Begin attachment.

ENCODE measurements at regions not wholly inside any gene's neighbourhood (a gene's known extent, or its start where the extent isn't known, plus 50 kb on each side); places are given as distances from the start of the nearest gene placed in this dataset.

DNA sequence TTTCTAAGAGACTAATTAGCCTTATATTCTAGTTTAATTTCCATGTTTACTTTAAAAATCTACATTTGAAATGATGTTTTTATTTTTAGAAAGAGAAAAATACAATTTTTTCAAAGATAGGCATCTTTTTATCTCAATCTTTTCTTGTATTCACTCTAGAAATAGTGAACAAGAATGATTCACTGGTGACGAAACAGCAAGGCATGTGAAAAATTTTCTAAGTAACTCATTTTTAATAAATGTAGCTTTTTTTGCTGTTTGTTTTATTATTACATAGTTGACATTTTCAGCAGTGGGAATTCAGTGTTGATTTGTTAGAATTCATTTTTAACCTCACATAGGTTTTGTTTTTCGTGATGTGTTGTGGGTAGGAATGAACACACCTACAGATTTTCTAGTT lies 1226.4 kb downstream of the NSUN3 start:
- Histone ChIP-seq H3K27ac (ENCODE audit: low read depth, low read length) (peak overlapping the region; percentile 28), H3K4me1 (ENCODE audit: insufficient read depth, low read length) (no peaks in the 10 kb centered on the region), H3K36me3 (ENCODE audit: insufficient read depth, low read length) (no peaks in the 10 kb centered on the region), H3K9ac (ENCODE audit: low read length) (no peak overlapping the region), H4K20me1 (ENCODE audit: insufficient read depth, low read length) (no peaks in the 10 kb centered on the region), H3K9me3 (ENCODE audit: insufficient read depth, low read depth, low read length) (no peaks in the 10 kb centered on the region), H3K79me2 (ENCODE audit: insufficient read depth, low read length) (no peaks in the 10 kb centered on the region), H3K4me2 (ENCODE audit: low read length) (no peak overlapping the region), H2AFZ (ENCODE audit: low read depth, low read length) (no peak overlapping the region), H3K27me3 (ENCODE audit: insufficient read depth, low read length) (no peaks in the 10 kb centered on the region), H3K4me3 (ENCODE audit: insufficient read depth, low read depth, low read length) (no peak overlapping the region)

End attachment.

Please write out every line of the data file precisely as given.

ENCODE measurements at regions not wholly inside any gene's neighbourhood (a gene's known extent, or its start where the extent isn't known, plus 50 kb on each side); places are given as distances from the start of the nearest gene placed in this dataset.

DNA sequence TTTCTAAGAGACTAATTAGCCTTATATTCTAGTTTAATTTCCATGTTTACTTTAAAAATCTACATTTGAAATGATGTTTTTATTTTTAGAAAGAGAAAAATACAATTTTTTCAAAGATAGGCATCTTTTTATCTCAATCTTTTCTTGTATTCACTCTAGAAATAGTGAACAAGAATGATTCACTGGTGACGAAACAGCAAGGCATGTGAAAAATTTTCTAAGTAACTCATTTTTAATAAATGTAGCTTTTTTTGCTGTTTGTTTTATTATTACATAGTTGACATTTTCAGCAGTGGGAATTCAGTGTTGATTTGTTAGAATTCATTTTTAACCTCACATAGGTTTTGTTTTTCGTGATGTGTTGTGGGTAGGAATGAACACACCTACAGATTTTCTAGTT lies 1226.4 kb downstream of the NSUN3 start:
- Histone ChIP-seq H3K27ac (ENCODE audit: low read depth, low read length) (peak overlapping the region; percentile 28), H3K4me1 (ENCODE audit: insufficient read depth, low read length) (no peaks in the 10 kb centered on the region), H3K36me3 (ENCODE audit: insufficient read depth, low read length) (no peaks in the 10 kb centered on the region), H3K9ac (ENCODE audit: low read length) (no peak overlapping the region), H4K20me1 (ENCODE audit: insufficient read depth, low read length) (no peaks in the 10 kb centered on the region), H3K9me3 (ENCODE audit: insufficient read depth, low read depth, low read length) (no peaks in the 10 kb centered on the region), H3K79me2 (ENCODE audit: insufficient read depth, low read length) (no peaks in the 10 kb centered on the region), H3K4me2 (ENCODE audit: low read length) (no peak overlapping the region), H2AFZ (ENCODE audit: low read depth, low read length) (no peak overlapping the region), H3K27me3 (ENCODE audit: insufficient read depth, low read length) (no peaks in the 10 kb centered on the region), H3K4me3 (ENCODE audit: insufficient read depth, low read depth, low read length) (no peak overlapping the region)